Case law in Florida has well-established that insurance companies must write policies that are clear and without ambiguity. Any dual interpretations or omissions are to be considered in a light most favorable to the insured.
Cape Coral car accident lawyers note this principle was highlighted most recently in Florida in the case of Spaid v. Integon Indemnity Corp., wherein the First District Court of Appeals held a discrepancy in the policy with regard to medical coverage fell in favor of the plaintiff.
While court opinions have varied somewhat from state-to-state in this regard, many courts have reached similar conclusions, strengthening the basis for future claims. One of the more recent cases is that of Winter v. State Farm Mutual Automobile Insurance Company, weighed by the Montana Supreme Court.
Here again, the court ruled discrepancies in the policy must be interpreted in favor of the insured, because it is the duty of the insurer, as the writer of the policy, to avoid such issues.
According to court records, the plaintiff was performing maintenance on his own truck when he injured his knee while stepping into the vehicle. The result of that injury caused him to require surgery and ultimately cost him nearly $8,000 in medical expenses.
At the time of the accident, the plaintiff held an auto insurance policy in which the truck involved was specifically named as the insured vehicle for that policy. Per the terms of the contract, the insurer agreed to pay medical coverage of up to $15,000 per incident.
Additionally, the plaintiff had health insurance coverage under a policy that was separately held. The premium for his insurance was $8,000 annually.
The bills were submitted to the plaintiff’s health insurance policy, which covered almost all of the expenses save for $25. The auto insurer thereafter refused to pay any further benefits, arguing that no additional benefits were owed.
The plaintiff then filed a lawsuit against the auto insurer, citing breach of contract for refusal to pay the entirety of his medical bills.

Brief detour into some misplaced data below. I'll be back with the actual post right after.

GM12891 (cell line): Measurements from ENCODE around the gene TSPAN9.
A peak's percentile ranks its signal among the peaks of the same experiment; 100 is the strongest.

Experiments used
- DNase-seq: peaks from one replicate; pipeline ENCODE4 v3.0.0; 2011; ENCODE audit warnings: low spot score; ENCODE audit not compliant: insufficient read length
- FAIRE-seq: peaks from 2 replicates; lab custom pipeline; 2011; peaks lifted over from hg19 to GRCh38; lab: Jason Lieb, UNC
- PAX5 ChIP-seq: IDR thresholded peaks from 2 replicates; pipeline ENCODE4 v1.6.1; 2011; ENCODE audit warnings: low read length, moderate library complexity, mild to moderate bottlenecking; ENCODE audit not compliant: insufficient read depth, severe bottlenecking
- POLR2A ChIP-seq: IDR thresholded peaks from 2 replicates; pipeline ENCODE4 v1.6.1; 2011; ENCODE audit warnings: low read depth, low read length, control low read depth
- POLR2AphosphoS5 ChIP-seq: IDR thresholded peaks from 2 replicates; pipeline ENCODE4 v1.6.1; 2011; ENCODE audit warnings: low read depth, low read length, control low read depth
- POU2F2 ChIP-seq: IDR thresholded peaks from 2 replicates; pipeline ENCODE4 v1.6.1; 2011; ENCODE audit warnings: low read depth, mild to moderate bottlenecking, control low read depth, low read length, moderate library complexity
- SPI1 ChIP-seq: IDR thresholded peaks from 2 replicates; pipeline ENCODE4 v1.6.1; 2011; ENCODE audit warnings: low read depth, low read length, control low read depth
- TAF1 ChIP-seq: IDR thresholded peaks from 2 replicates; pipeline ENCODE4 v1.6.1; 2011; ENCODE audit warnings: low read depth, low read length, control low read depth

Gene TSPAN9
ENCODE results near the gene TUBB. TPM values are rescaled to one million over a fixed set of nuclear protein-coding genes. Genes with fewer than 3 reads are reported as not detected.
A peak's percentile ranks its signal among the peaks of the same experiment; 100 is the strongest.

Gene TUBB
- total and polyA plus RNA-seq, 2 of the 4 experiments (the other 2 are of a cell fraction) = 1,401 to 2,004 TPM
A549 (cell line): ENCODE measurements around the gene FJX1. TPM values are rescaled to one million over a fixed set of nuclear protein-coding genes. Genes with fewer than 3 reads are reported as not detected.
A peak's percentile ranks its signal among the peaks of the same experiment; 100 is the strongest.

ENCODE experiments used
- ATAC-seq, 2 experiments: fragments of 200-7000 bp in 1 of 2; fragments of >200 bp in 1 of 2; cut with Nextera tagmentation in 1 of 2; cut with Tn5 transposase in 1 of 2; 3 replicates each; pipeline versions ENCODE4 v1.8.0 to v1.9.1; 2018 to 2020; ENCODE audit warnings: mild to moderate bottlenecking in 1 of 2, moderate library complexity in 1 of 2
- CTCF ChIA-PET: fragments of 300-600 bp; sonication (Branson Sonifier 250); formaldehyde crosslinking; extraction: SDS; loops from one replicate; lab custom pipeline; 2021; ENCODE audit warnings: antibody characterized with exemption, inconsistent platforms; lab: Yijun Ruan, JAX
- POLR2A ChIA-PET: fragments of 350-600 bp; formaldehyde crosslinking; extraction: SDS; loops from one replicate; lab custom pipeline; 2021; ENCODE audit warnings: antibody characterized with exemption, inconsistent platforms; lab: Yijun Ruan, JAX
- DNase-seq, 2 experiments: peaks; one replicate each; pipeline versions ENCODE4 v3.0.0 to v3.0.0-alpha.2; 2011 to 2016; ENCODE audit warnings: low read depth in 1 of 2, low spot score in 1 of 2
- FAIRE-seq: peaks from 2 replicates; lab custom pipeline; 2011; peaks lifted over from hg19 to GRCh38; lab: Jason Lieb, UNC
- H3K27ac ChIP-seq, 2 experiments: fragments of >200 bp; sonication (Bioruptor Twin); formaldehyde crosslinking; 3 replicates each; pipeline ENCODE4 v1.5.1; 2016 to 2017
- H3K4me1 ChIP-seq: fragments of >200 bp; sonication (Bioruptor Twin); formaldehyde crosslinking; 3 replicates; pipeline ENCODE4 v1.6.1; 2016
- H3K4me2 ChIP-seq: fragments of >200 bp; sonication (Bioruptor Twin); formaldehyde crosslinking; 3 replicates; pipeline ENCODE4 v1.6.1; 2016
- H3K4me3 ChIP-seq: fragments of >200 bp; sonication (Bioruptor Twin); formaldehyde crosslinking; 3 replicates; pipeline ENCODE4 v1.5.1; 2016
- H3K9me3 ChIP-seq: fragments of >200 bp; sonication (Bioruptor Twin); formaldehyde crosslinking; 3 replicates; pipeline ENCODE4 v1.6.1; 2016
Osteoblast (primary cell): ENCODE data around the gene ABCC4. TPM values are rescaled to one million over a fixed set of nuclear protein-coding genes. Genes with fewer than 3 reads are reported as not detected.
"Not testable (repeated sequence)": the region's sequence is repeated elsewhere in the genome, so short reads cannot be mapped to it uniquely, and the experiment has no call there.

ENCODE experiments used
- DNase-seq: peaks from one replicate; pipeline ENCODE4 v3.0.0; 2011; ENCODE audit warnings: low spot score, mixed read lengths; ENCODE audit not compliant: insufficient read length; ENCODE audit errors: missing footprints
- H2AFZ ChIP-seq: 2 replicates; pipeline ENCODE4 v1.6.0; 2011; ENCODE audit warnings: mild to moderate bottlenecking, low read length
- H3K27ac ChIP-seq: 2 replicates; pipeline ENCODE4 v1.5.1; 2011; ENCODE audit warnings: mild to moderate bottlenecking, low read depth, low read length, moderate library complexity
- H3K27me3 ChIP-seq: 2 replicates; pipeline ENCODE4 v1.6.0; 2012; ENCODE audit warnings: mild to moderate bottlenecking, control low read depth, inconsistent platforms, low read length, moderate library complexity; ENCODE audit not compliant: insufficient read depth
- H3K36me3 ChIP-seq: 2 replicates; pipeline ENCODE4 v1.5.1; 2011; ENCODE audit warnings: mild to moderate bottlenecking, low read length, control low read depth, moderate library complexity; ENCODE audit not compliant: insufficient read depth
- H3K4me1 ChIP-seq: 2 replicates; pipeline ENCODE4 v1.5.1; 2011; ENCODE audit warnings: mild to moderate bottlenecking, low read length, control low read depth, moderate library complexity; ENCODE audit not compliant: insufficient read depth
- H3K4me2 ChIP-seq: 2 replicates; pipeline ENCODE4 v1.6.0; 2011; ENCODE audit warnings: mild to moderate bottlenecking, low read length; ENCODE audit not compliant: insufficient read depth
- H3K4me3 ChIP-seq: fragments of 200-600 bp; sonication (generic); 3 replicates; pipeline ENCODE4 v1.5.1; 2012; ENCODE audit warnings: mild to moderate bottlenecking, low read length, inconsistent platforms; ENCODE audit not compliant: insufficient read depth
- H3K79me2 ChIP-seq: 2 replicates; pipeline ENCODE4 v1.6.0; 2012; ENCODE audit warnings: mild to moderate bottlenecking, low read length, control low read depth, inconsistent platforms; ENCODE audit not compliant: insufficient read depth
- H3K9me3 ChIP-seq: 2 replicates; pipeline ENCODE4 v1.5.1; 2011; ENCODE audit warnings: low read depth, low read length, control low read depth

The policy at issue indicates the firm will cover medical expenses incurred due to bodily injury sustained by the insured as a result of a motor vehicle accident. Additionally, there were provisions in the policy that excluded from coverage bills that were paid by other forms of insurance- specifically, workers’ compensation and similar vehicle insurance. Health insurance coverage was not specifically stated as a form of insurance that would be considered under the provision.
The district court granted summary judgment to the insurer, indicating that the insurer wasn’t presented with any evidence of a medical cost incurred, and that the firm couldn’t be expected to cover non-existing debt.
However, the state supreme court reversed on the grounds that the plain language of the policy placed no limitation on the insured receiving duplicate coverage for medical expenses under a separate, uncoordinated health insurance policy.
If you’ve been injured, call Associates and Bruce L. Scheiner, Attorneys for the Injured, at 1-800-646-1210.
Winter v. State Farm Mutual Automobile Insurance Company, July 1, 2014, Montana Supreme Court
More Blog Entries:
Millea v. Erickson – Caretaker Liability for Child Injuries, June 30, 2014, Cape Coral Injury Lawyer Blog